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    Ceremoniously burning the GNU coding guidelines may not actually be necessary, but it is entirely in order at any point in time. Commented Dec 23, 2015 at 16:40

Was Linus joking?

The piece is written in a playful style which suggests that the author is familiar with the way coding style is discussed among serious practitioners: We all have our preferences, and we defend them rabidly, but with tongue at least partially in cheek. We understand perfectly well that much of it is just a matter of personal taste. He says, in so many words, "Coding style is very personal, and I won't _force_ my views on anybody" -- at least outside of code he personally maintains. But consistency of style in a given project is a very good idea. I'd much rather code to a style I dislike than deal with multiple styles in a given function.

Here's an example of clearly playful writing:

However, there is one special case, namely functions: they have the
opening brace at the beginning of the next line, thus:

int function(int x)
    body of function

Heretic people all over the world have claimed that this inconsistency
is ...  well ...  inconsistent, but all right-thinking people know that
(a) K&R are _right_ and (b) K&R are right.  Besides, functions are
special anyway (you can't nest them in C).


It's arguably good advice to try to keep indenting from getting out of control, though a three level maximum might be hyperbolic. I'm not going to grep the kernel source and count sequences of four tab characters, but I'd bet money you could find at least one that Torvalds wrote.

On the other hand, if somebody can write the Linux kernel without often exceeding three levels of indenting, a three-level limit might be an exercise worth trying out for a while in your own code, just to see where it takes you. This isn't like a sex change, you know. It's not a lifetime commitment.

If you run into somebody on the Internet who thinks he understands programming much better than Torvalds(2), well, you know what kind of people like to talk big on the Internet.

On the other hand, he is criminally wrong about eight-space tabs. That is the raving of a man who should be kept in restraints and fed through a slot. Four spaces is obviously correct.

(1) But note how he erroneously puts a space before the ellipses, and two spaces after them, and two spaces after a full stop. All three are obviously wrong. And then he has the nerve to castigate heretics. The heretic is you, Torvalds! IT IS YOU!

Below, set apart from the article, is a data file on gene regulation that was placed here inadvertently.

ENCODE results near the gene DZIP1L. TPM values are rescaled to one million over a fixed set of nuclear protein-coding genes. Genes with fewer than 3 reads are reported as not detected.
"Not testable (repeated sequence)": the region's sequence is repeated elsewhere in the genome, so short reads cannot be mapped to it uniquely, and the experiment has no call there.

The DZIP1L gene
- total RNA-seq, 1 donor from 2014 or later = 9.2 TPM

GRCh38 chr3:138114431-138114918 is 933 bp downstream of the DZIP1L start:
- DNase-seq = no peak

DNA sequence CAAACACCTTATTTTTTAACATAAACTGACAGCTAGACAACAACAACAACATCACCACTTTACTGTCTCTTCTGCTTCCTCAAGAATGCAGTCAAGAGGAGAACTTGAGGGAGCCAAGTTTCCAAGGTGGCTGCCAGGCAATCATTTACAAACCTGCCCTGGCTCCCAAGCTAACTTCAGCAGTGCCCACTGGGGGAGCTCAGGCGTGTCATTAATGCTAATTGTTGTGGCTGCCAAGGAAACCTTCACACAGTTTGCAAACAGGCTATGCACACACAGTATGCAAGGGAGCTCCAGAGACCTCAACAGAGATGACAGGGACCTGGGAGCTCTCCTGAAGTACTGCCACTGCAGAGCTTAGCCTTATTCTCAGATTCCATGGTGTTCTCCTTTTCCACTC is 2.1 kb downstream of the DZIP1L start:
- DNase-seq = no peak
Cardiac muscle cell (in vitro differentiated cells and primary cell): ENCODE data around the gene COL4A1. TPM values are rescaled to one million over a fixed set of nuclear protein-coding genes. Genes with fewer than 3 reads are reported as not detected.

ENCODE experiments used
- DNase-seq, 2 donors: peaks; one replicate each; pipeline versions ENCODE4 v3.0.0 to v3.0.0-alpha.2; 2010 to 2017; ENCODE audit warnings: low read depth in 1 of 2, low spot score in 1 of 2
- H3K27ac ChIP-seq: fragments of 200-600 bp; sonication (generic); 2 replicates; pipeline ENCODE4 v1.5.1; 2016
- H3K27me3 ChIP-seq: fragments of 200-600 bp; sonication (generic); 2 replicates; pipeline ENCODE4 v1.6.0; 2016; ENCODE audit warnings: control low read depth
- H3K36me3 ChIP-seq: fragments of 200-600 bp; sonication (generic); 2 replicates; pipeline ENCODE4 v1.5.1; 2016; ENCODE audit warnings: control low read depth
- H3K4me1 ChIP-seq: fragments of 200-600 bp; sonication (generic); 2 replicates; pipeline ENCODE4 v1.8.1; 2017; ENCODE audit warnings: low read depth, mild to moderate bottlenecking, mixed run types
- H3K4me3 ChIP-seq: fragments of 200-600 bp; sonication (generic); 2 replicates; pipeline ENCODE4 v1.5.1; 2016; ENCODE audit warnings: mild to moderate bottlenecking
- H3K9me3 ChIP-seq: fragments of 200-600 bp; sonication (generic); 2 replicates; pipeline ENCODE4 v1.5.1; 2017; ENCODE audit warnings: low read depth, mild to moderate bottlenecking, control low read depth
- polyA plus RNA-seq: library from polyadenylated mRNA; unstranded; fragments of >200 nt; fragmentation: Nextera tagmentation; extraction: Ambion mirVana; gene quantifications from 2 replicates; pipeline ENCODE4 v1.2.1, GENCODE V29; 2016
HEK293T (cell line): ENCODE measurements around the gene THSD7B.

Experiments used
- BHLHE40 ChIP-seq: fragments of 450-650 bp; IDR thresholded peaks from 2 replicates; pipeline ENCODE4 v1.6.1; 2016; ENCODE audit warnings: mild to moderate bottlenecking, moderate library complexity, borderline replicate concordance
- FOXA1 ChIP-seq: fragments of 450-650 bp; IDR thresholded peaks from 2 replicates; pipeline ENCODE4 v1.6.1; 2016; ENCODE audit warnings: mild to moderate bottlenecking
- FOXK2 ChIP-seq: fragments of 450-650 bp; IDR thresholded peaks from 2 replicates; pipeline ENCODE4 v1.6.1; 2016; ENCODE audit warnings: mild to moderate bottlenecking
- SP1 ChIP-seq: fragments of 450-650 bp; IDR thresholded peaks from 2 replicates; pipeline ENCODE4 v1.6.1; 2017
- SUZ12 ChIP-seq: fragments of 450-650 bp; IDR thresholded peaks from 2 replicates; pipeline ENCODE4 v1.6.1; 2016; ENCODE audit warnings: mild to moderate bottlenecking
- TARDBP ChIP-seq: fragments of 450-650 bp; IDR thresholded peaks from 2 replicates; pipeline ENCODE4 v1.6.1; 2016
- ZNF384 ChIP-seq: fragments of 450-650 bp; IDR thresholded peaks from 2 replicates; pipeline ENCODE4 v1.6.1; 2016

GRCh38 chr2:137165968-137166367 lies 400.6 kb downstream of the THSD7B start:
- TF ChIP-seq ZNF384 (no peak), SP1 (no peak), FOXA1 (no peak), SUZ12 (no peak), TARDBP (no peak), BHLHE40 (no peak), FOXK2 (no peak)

(2) If you want to talk about "understanding how to design a source control system", there might be some room for debate.

Note: Dear fellow user who has repeatedly submitted the same edit: The formatting in the quoted material is kept exactly as the author meant for it to be. That's because it's from an essay about the formatting of fixed-width text, written in fixed width text, by somebody who has given the formatting of fixed width text a fair amount of thought. The formatting is a conscious and deliberate part of the author's intent, and it's relevant to the subject.

In addition, I referred back to that formatting in my own text. If you take out the pre-formatting, my footnote (1) becomes gibberish. If the pre-formatting is removed, so should be the text in my footnote (1) referring to the pairs of spaces after the full stops at the ends of sentences. I can see a rationale for removing that footnote anyway, on account of it being less funny than it seemed when I wrote it. But to remove the formatting without removing the footnote is unhelpful.

  • 3
    Wonderfull answer. One of the cases that would deserve a +2... (Note: No wrong spaces around . in this comment ;-) ) Commented Dec 23, 2015 at 20:38
  • 2
    Linus's intro paragraph that you pointed out is very important so thank you for doing that! I think the first sentence is also very important for context, specifically preferred coding style as well as but this is what goes for anything that I have to be able to maintain
    – Chris Haas
    Commented Dec 23, 2015 at 20:56

Linus has a very blunt speaking style, and a dry sense of humor, but he was not joking in this instance. There are situations where an algorithm needs nesting deeper than two levels, but you can accomplish this using other means than indenting your code. The Linux kernel style guide strongly prefers these other methods, because of the difficulty of maintaining deeply nested loops, and that is what Linus is saying here.

For some examples of alternative methods, you can use recursion, split off inner loops into their own functions, or make intermediate data structures.

Excessive nesting is one of those cases that's easier to write, but harder to read. Setting a large tab depth is Linus' way of making it more annoying to write too.


There are many questions where the advice is different for someone asking the question than for someone who doesn't ask. If you ask "Should I ever have loops that are nested more than two levels deep" then for you, the person asking that question, the answer is NO. If you ask, then don't do it. If you have enough experience that you don't need to ask, then you know what's the correct answer in each case. And don't argue if you don't agree with the answer, because the answer is not for you.